Rare White Giraffe Survived Her First Year. The 15-month old calf has so far survived possible predation from lions, leopards, hyenas and human poachers.
Almost one year after her first sighting, wildlife biologists were thrilled to spot a beautiful giraffe calf with unusual coloring in Tarangire National Park, according to the Wild Nature Institute’s blog.
The calf, called Omo after a popular brand of detergent, is leucistic, meaning she lacks much of the pigment carried by a typically-colored giraffe. Unlike albino animals, Omo does have some color: her mane is rusty-red, the tuft of her tail black and her eyes are the dark pools of most giraffes, fringed by long, pale lashes. Albinism, caused by complete pigment loss, is marked by very pale eyes that appear pink or red because of blood vessels showing through, writes Liz Boatman for Berkely Science Review. Leucism is low pigment, which is why Omo’s eyes are still dark, and the faint pattern of a giraffe’s spots still speckles her sides.
“Omo appears to get along with the other giraffes, she has always been seen with a large group of normally colored giraffe, they don’t seem to mind her different coloring,” ecologist Derek Lee, founder of the Wild Nature Institute, tells Mark Molloy at The Telegraph.
Already the strikingly-colored creature has survived her first 15 months—the most dangerous time for young giraffes that can fall prey to lions, leopards and hyenas. Now she faces a new danger that may dog her for the rest of her life: human poachers.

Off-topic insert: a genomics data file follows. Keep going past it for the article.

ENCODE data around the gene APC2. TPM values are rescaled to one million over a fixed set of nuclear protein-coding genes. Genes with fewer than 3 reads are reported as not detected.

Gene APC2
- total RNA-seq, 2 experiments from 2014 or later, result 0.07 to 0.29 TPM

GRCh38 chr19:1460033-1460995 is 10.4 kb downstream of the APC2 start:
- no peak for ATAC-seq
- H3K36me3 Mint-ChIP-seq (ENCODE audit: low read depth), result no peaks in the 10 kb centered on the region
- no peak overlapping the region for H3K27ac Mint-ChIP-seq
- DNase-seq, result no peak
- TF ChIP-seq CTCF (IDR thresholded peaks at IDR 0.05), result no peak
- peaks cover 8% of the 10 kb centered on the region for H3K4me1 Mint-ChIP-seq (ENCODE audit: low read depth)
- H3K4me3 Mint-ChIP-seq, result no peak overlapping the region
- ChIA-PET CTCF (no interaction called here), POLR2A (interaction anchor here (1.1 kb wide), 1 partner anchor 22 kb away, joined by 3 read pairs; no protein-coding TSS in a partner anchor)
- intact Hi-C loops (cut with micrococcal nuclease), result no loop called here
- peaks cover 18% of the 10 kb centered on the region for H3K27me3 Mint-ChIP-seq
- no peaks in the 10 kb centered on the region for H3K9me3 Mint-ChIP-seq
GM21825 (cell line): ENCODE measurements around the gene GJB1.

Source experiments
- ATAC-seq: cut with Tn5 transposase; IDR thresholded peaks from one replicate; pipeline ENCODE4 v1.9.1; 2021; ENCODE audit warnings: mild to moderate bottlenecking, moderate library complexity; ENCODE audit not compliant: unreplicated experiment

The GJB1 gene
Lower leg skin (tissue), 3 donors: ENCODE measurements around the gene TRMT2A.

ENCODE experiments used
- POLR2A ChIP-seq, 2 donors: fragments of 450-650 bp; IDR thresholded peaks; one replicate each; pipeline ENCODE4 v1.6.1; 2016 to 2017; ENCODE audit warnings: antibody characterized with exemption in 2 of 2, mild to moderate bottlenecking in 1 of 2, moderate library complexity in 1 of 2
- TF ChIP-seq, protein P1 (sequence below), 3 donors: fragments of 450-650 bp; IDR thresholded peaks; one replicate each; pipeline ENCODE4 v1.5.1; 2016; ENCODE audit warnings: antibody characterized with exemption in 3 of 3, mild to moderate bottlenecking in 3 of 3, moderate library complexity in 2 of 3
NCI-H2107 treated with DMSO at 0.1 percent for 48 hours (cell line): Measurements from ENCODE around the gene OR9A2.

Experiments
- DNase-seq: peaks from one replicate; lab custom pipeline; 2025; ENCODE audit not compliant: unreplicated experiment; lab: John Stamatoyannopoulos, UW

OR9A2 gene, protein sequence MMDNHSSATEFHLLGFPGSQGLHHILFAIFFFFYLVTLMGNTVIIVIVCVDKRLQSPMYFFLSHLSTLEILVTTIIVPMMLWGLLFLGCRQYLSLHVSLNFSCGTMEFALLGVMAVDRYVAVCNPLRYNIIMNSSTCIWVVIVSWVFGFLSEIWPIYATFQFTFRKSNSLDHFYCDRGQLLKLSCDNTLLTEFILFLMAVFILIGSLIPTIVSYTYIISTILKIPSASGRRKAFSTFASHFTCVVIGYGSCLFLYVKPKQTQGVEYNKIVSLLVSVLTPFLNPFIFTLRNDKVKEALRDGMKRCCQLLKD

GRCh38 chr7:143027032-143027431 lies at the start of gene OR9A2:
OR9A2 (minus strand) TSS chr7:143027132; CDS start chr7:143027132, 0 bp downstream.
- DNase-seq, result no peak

Unusually colored animals can become a target for poachers and hunters simply because of their appearance. An albino roe deer, living in the U.K. allegedly prompted one German hunter to offer more than £5,400 (roughly $7,655 at the time) for the animal, The Independent reported in 2009.
Albino corn snakes fetch a higher price than their typically colored peers and seven albino alligators were stolen from a zoo in Brazil, according to The Independent. Horrifically, some poachers have even attacked human children with albinism for body parts they can sell to witch doctors, writes Andrew Malone for The Daily Mail.
Omo is only the second white giraffe spotted in Tarangire over the last 20 years, Lee tells Sam Wood of Philly.com. If she can survive to maturity, at four years of age, there is a chance that she would pass her unique coloring on to her offspring.
courtesy of: http://www.smithsonianmag.com/smart-news